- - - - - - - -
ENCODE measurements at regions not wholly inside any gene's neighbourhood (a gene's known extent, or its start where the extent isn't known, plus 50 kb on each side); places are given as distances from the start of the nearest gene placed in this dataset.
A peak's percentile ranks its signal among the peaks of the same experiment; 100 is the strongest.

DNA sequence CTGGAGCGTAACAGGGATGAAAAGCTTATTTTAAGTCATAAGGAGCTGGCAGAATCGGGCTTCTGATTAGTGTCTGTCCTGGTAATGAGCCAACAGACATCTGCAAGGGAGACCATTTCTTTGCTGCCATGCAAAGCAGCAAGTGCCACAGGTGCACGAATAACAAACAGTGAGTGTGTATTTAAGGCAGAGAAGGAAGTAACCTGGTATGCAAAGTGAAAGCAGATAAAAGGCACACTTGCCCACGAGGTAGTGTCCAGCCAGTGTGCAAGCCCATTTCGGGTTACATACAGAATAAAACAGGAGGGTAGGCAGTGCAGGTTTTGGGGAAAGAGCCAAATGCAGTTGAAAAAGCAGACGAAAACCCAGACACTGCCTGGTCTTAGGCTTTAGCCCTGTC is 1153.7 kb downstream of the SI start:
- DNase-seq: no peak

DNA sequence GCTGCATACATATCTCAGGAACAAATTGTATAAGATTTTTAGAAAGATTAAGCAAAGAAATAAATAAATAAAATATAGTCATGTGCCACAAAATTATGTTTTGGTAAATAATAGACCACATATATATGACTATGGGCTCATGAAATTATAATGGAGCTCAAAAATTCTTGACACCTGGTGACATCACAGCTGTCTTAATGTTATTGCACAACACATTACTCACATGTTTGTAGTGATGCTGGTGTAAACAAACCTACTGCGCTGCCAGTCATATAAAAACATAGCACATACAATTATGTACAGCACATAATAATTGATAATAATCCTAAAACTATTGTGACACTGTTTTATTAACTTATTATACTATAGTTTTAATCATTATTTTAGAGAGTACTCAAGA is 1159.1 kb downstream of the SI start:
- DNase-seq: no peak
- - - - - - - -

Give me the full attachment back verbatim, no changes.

ENCODE measurements at regions not wholly inside any gene's neighbourhood (a gene's known extent, or its start where the extent isn't known, plus 50 kb on each side); places are given as distances from the start of the nearest gene placed in this dataset.
A peak's percentile ranks its signal among the peaks of the same experiment; 100 is the strongest.

DNA sequence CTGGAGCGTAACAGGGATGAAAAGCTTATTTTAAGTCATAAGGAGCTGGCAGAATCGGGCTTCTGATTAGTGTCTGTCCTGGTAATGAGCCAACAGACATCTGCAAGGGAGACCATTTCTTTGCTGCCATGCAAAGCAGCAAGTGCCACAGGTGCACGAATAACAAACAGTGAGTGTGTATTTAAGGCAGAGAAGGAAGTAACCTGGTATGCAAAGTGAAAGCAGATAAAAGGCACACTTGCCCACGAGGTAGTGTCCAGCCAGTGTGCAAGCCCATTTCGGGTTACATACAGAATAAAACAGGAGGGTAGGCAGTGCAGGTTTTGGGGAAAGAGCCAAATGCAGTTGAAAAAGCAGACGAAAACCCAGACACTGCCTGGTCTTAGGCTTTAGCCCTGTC is 1153.7 kb downstream of the SI start:
- DNase-seq: no peak

DNA sequence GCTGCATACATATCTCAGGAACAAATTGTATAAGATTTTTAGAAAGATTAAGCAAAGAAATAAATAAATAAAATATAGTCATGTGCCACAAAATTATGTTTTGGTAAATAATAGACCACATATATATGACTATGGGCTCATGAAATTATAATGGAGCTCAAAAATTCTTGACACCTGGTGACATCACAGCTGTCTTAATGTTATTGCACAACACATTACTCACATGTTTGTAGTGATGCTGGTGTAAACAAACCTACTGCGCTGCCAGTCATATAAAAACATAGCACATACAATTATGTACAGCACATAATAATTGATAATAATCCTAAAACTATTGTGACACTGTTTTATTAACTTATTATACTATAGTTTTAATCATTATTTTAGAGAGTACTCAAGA is 1159.1 kb downstream of the SI start:
- DNase-seq: no peak